At Folsom Prison – Johnny Cash (1968)

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Although “At Folsom Prison” has its fun, rather light moments, it’s an utterly affecting and devastating album. Quite frankly, “At Folsom Prison” makes me think very deeply and introspectively about my life; that is, it makes me think about who I am and where I’m going in life. Hence, this is indeed a special album to me. Undoubtedly raw and emotive, “Folsom” is monumentally beautiful. This is its appeal, at least for me personally.

Onto the man himself, Johnny Cash. Cash has such a commanding presence and candid mien throughout the album’s entire runtime that it simply makes it a joy to listen to. Specifically, his voice is melancholy-laden and that is his immense skill: singing in an entirely unwavering and magnetic way, such that we’re wholly immersed into his lonesome, somber world.

This is a near perfect masterpiece: from the very first words of “Folsom Prison Blues” to the very ending notes of “Grey Stone Chapel”, we realize how immersive and special this album truly is. Interestingly, I have several favorite tracks from here; yes, several. You read correctly fellow reader. Several because this album is so goddamn good. Without further ado, let’s dive in.

“Dark As a Dungeon” is a wholly depressing and dismal cover: the dreariness that pervades throughout the song’s runtime affects the mind rather deeply and poignantly. That is, we live through Cash’s woes and laments rather vividly.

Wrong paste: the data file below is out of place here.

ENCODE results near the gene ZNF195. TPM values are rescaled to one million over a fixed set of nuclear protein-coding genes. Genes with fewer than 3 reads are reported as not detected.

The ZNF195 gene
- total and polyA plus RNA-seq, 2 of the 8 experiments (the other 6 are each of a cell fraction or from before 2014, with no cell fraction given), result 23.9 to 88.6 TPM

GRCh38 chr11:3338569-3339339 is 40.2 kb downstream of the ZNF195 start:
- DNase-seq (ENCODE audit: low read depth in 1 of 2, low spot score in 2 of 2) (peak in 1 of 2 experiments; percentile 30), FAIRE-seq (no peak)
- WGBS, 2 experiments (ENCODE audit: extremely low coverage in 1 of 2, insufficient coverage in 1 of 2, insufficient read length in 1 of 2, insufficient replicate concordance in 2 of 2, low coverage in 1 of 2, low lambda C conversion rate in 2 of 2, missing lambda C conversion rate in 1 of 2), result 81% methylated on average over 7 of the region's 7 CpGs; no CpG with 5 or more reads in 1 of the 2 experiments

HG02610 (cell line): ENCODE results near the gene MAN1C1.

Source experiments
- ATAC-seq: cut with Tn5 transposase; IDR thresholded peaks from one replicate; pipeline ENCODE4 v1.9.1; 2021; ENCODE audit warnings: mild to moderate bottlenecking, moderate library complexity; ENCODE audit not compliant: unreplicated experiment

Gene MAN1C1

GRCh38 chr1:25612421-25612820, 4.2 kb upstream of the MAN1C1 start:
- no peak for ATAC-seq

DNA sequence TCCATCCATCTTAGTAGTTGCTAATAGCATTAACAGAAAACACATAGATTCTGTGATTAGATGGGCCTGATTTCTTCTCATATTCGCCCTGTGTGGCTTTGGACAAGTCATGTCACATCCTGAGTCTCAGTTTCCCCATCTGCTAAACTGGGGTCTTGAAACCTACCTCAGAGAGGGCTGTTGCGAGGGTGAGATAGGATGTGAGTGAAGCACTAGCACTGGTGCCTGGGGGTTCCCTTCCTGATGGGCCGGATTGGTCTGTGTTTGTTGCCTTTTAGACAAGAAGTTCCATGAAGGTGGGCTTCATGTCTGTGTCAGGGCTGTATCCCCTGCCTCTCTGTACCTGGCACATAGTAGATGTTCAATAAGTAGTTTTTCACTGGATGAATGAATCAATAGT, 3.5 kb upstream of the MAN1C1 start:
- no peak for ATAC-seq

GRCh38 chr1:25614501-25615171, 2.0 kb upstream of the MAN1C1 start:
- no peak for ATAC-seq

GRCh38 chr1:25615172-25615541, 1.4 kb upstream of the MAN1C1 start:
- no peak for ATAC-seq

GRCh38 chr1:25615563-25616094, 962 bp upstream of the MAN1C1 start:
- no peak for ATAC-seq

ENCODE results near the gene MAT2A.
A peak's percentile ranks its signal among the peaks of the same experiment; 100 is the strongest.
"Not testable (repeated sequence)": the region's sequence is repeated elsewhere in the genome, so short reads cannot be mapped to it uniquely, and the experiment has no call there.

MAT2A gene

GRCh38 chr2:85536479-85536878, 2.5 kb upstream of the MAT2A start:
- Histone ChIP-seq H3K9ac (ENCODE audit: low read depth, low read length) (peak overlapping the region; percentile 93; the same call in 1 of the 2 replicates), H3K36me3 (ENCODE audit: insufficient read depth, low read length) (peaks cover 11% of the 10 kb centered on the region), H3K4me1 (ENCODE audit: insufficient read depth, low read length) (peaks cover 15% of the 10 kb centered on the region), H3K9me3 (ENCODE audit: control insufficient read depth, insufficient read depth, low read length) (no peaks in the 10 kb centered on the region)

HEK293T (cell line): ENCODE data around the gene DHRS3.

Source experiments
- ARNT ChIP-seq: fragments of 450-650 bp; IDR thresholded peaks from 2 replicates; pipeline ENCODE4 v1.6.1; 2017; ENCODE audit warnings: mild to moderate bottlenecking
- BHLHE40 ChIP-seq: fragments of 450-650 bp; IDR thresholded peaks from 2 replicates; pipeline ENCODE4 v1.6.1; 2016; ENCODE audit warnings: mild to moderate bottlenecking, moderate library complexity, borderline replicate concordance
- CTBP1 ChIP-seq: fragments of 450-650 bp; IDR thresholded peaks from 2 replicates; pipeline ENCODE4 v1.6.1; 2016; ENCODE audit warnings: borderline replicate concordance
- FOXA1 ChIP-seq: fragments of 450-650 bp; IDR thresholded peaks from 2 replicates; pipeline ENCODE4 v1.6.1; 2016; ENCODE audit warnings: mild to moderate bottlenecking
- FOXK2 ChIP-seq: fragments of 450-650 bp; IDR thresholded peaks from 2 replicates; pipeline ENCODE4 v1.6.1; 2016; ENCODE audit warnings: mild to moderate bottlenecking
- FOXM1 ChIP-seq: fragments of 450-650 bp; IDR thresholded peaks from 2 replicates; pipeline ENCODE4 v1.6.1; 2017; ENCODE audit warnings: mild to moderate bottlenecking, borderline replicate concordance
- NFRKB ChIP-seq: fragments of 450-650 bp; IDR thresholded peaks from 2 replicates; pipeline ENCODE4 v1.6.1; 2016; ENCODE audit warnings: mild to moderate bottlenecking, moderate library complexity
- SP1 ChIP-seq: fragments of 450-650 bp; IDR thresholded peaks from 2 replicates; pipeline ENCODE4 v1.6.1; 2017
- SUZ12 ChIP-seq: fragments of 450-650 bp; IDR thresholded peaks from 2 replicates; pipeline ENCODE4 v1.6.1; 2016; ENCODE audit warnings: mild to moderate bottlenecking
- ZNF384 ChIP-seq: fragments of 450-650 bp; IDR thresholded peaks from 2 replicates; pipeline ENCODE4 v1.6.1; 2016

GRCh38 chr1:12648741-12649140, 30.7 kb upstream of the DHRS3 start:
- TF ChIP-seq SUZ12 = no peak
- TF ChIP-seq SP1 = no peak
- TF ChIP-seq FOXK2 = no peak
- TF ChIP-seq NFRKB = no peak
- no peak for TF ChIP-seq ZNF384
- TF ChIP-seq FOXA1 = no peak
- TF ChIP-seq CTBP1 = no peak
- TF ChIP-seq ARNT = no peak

Eerily enthralling, “The Long Black Veil” capitalizes on the element of melancholy pervading this album; and it does so expertly. Incredibly sad and sung with such candid and bare passion, “Veil” is extraordinarily dense.

 

“Green, Green Grass of Home” is one of the saddest, most poignant songs I’ve ever heard. With that, please give it a listen.

 

Closing the album is a bluesy, soul-tinged country masterpiece. In that, we find ourselves attentively listening to the entirely lived-in and wondrously poignant “Greystone Chapel”. Such a kinetic, monumental album closer: “Inside the walls of prison my body may be. But the lord has set my soul freeeeee”. Exquisite. Simply exquisite.

 

All in all, “At Folsom Prison” is a cathartic, nonpareil country masterpiece. Certainly one of the best live albums I’ve ever had the pleasure to hear.

My Grade: B-

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